When Mary Roher left her parents' Illinois home in 1864 at the age 16 to head out west, start a family, and create a home on land being given away, little did she anticipate that the world she envisioned would not happen with the man that she had just married. As they traveled along the Oregon Trail that summer, something happened that would change her future entirely. Just like so many others that undertook that dangerous journey, her husband died, leaving Mary to continue on, walking with the determination of fulfilling her dreams. Upon arriving at Fort Vancouver she discovered that single ladies were not eligible to get free land, but soon she met a young man who could help change that.
Lewis Stinson Fairchild had grown up with an adventurous life. When he was a child just able to walk, he went with his parents from North Carolina to Tennessee and four years afterward they migrated to Missouri. As a young man he was attracted by the mining rush, and he crossed the plains by ox team to California in 1850, making and losing several fortunes during the gold craze. On October 17, 1862, he enlisted in the Army at San Francisco and was ordered to Vancouver, Washington. In July, 1865 he received his honorable discharge from the Fourteenth Infantry of the Washington Volunteers.
Of course, Mary met Lewis and they got married! Two years later they came to Oregon, where they lived all of their lives in Washington County; first homesteading in the Gaston area and then later retiring to Cornelius. During that time, while growing crops and raising livestock, they also started a family with nine kids: three girls (Sarah, Louisa & Emma) and six boys (Joseph, Edward, Charles, Elmer, James & Robert).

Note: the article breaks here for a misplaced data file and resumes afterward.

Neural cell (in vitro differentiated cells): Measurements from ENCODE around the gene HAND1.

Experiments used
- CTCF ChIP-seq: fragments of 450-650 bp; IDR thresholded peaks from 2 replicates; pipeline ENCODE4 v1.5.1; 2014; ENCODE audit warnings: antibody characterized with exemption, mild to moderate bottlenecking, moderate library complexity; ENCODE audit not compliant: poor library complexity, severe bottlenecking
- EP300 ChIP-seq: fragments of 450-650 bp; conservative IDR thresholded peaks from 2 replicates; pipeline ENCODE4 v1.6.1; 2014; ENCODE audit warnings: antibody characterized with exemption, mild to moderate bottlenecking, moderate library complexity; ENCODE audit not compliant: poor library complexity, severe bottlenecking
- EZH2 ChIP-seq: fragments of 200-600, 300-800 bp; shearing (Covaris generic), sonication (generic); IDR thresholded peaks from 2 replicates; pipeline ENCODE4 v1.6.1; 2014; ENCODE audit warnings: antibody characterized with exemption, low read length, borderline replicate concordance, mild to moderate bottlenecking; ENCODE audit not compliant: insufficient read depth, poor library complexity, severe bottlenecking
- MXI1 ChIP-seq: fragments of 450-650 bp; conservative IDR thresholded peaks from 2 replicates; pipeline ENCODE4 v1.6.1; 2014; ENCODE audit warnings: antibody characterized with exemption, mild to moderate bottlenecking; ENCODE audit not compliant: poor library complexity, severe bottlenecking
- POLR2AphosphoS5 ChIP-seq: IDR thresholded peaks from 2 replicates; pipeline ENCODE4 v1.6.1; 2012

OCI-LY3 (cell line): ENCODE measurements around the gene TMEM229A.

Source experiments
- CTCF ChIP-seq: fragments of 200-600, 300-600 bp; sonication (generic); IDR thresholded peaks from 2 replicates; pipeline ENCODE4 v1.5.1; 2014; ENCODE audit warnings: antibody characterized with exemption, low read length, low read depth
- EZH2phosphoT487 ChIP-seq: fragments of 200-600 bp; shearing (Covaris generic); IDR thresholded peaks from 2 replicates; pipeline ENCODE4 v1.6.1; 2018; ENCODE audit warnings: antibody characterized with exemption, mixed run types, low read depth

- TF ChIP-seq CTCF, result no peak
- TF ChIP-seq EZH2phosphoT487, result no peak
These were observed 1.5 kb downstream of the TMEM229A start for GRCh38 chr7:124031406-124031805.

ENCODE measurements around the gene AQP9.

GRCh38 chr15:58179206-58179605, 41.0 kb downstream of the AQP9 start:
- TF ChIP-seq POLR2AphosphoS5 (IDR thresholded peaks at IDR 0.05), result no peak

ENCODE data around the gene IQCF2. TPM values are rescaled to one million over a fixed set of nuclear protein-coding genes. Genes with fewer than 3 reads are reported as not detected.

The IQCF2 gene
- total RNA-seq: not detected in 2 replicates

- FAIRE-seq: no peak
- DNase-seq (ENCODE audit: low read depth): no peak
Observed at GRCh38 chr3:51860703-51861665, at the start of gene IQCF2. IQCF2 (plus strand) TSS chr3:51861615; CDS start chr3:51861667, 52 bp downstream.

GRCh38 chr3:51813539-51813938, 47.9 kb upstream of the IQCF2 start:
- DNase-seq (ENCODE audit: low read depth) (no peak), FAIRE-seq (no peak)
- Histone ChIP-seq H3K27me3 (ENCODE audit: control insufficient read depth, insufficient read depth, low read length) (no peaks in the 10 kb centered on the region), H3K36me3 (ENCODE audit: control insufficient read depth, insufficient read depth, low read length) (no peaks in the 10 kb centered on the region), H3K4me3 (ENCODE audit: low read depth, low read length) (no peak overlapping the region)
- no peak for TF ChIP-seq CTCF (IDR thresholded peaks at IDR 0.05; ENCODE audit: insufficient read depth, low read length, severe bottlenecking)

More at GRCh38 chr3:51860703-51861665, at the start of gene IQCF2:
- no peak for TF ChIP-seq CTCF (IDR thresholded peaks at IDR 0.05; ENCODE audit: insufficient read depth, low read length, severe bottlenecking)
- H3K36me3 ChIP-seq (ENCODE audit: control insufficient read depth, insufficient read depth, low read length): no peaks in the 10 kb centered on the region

When Mary’s husband Lewis died in 1919, Mary continued to live in their house on the corner of Alpine and 10th in Cornelius where they had lived for over 20 years. Concerned that Mary was now in her 70s and that she would walk every week to Forest Grove and back to shop, her kids started to pressure her to move to Forest Grove. Soon, Mary moved into this house, which was next door to her son Joseph and his wife Nora, who lived on the corner at 1504 Birch Street. The Fairchild family thought that they could keep an eye on Mom from there. So into her 90s, they watched her split cords of wood for her two stoves, hand spade a large garden in the side yard, and continue to walk regularly to Cornelius to visit her friends there. (Remember, she once walked from Illinois to Vancouver!) Mary loved to peel a large onion each evening and eat it like an apple. What a woman! Mary Elizabeth Fairchild died in 1940 at the age of 91.
There have been five other owners of this house since then, until 2006, Carole and Philip Clark took on the task of completely renovating it into the beautiful house that it is today.